Comments are closed

I’m Not Taking My Ball & Bat and Going Home

Posted by

baseball como waterEach Monday, Tiffany posts a message that provides positive energy and tips for eating more mindfully. The purpose of the weekly message is to reinforce the ideas from the talks and classes that are a part of the Como Water Membership, and to further support those living the veg-centric lifestyle. To receive our Mindfulness Mondays posts, Become A Member today.


I’m Not Taking My Ball & Bat and Going Home

Hi readers! My name is Alex Kist and I am the new PR Intern for Como Water. I am a rising junior at the George Washington University in DC, studying Public Health and Exercise Science.  For the duration of the summer, I will be writing a Mindfulness Monday guest post once a month. Today, I will be writing about the stages of behavior change.

Last semester, I took a class called “Exercise and Health Psychology.” I’m sure you may be thinking, what does that even mean? Well, the class taught us about the branch of modern psychology that focuses on the neurological mechanisms that control how we make changes to our health. In some way or another, we all struggle to make changes and sustain them because we make excuses, get frustrated, or don’t know where to begin. I hope after reading, you will gain the knowledge you need to start a change and follow through.

In this class, my professor focused on the five stages of behavior change: pre-contemplation, contemplation, preparation, action and maintenance.

Whether we want to eat more veggies, run a half marathon, fit into “teenie weenie yellow polka dot bikinis” or in my case, lose the Freshman 15, we all have health goals that require us to break through mental barriers to cross home plate.

Below, I’ve outline the stages, so you can start a behavior change or know where you stand:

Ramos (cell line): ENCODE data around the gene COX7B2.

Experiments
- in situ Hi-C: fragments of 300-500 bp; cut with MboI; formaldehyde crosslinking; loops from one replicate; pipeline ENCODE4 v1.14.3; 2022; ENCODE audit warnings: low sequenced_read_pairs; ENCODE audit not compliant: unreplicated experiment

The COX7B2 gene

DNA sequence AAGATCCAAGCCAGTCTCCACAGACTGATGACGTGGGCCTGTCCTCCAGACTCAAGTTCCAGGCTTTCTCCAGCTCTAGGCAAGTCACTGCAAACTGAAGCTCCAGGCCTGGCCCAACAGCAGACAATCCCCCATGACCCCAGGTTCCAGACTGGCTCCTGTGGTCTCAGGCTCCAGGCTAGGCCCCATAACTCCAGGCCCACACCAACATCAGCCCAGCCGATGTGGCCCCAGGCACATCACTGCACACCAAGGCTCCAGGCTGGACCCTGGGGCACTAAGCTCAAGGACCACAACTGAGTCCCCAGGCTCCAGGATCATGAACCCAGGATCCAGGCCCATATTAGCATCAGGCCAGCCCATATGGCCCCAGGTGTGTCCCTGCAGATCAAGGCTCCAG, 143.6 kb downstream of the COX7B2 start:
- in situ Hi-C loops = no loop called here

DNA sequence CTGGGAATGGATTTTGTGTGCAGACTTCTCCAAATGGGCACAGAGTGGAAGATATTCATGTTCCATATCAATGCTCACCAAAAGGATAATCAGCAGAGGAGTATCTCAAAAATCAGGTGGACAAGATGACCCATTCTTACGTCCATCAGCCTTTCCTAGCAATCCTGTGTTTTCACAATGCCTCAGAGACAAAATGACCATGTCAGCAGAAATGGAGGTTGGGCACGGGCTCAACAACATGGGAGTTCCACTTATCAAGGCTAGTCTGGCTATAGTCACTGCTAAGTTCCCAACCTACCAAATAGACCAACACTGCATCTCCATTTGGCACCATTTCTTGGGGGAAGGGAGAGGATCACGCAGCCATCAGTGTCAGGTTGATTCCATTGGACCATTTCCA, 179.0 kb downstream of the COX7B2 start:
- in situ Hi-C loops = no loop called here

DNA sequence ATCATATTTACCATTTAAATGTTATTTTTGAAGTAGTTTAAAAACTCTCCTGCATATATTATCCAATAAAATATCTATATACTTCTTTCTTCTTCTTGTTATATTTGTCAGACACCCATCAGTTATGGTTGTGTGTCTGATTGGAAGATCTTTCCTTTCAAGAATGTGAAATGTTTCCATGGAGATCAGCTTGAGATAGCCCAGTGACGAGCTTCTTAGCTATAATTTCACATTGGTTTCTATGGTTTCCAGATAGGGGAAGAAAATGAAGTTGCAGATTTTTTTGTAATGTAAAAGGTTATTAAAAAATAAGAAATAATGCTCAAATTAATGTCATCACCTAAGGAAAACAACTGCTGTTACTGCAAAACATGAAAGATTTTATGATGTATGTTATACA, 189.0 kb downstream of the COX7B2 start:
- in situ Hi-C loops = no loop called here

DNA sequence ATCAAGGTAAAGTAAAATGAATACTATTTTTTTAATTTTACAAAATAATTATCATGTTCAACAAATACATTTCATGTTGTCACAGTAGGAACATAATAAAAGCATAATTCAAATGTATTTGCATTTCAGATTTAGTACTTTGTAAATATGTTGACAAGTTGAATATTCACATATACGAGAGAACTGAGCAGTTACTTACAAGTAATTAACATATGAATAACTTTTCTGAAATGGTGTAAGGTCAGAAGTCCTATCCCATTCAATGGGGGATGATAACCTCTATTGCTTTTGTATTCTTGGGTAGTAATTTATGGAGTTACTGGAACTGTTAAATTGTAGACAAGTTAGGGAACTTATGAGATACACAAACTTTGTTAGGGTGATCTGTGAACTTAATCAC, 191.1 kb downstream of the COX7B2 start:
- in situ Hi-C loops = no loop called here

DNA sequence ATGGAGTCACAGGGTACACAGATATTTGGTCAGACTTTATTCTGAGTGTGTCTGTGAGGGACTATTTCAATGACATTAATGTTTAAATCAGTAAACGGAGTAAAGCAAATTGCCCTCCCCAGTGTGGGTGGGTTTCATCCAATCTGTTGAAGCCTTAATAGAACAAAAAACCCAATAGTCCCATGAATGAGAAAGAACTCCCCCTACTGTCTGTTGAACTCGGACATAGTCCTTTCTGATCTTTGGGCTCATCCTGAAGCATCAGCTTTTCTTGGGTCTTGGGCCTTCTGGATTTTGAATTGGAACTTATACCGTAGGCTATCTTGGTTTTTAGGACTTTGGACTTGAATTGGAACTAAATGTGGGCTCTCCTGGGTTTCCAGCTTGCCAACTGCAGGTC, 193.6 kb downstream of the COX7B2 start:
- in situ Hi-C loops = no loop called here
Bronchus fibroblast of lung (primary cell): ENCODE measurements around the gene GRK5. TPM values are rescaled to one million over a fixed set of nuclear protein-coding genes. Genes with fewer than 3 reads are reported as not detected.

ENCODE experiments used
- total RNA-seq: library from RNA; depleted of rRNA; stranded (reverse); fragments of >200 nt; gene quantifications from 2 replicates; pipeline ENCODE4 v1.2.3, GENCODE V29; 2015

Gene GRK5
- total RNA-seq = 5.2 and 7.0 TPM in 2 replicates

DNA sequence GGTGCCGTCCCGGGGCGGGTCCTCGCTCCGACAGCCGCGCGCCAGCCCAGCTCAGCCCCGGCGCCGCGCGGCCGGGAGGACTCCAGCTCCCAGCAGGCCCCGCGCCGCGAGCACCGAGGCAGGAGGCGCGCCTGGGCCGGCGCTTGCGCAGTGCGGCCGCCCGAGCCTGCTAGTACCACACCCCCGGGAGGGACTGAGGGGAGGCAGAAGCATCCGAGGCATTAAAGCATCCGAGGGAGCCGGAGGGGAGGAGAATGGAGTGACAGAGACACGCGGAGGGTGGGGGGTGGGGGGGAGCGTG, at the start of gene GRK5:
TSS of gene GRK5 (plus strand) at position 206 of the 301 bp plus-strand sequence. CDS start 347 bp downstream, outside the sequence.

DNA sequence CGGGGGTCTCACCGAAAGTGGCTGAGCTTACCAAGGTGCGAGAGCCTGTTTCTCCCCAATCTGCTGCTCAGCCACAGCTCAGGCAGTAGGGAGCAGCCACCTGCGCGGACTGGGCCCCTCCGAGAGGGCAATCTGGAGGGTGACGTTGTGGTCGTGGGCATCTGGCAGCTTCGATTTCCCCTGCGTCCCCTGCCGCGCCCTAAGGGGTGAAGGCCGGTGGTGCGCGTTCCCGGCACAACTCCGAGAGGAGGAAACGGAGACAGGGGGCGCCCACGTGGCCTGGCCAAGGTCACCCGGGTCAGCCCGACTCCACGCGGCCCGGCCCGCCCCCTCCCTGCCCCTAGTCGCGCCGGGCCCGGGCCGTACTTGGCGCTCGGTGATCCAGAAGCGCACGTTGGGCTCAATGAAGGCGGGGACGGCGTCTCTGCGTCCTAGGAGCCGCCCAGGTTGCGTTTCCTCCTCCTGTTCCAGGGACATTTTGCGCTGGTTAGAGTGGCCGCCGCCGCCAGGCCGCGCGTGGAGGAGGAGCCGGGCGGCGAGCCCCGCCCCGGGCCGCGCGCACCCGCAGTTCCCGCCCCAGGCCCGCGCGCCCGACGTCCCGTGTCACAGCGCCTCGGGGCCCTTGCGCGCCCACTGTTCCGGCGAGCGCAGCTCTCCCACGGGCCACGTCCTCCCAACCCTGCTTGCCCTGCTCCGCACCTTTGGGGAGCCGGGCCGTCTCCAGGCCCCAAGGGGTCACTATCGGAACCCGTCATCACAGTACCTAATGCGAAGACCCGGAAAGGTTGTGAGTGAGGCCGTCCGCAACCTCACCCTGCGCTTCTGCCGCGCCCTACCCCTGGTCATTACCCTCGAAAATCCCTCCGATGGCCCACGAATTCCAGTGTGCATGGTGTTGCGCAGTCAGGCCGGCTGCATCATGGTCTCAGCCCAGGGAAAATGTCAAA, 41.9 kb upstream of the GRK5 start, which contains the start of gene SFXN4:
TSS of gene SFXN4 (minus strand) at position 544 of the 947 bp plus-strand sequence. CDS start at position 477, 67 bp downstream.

Pre-contemplation: In this stage, you don’t actually think there is a problem. Spoiler alert: perfection doesn’t exist. I think that everyone has room for improvement whether it is physical or emotional.

Contemplation: You want to change, but the cons still outweigh the pros. You might be thinking, “I want to lose weight, but I don’t have the time”, or “I have a full-time job, so I am too tired to workout.”

Preparation: You are ready to start your behavior change: the pros outweigh the cons. Here, you should make S-M-A-R-T goals. Get a calendar to map out what you hope to accomplish: i.e., what days you are grocery shopping or when you will workout. You also need to plan for any barriers that may arise.

Action: You are making the change! Motivation, group support and self-efficacy are vital. Use incentives to stay on track and get a workout buddy for the gym. Believe in yourself. You are your biggest supporter, but may also be your own worst enemy.

Maintenance: You have crossed home plate! You are sustaining the change, but don’t forget to develop coping strategies to deal with potential relapse.

My advice: Be patient. Changing your lifestyle takes time and results don’t happen over night. Don’t take your ball and bat and go home—stick with your behavior change and get ready for a whole new you!

Written by

Tiffany M. Griffin is the woman behind Como Water, Washington DC’s premiere veg-centric cuisine consulting company. Through cooking classes, demonstrations, catering, and consultations, Como Water gives people the opportunity to learn how to prepare veg-centric cuisine that boasts maximum flavor, with minimal effort. Tiffany is quickly becoming a go-to expert on the future of veg-centric cuisine, and is a regular contributor to Como Water, the blog, as well as to vegetarian and vegan sites across the Internet. For over a decade, this self-taught, entrepreneurial expert has developed a set of tried and true techniques for making simple, delicious, and sometimes decadent veg-centric dishes. Featured on the Steve Harvey Show and other leading media outlets, Tiffany was born and raised in Springfield, MA. She then earned Bachelors degrees in Psychology and Communications from Boston College and a PhD in Social Psychology from the University of Michigan. She now resides in Washington DC, where she has worked in the US Senate and at a federal agency on issues around health, food, nutrition, and international food aid/development, and of course, as the owner of Como Water. Tiffany gets culinary inspiration from the food she grew up eating, and from her travels throughout Latin America, the Caribbean, Western Europe, and Sub-Saharan Africa. She is dedicated to sharing her wealth of knowledge on veg-centric cuisine with others and to help others live by her mantra—love life, live long, and eat veg-centric cuisine!

Comments are closed.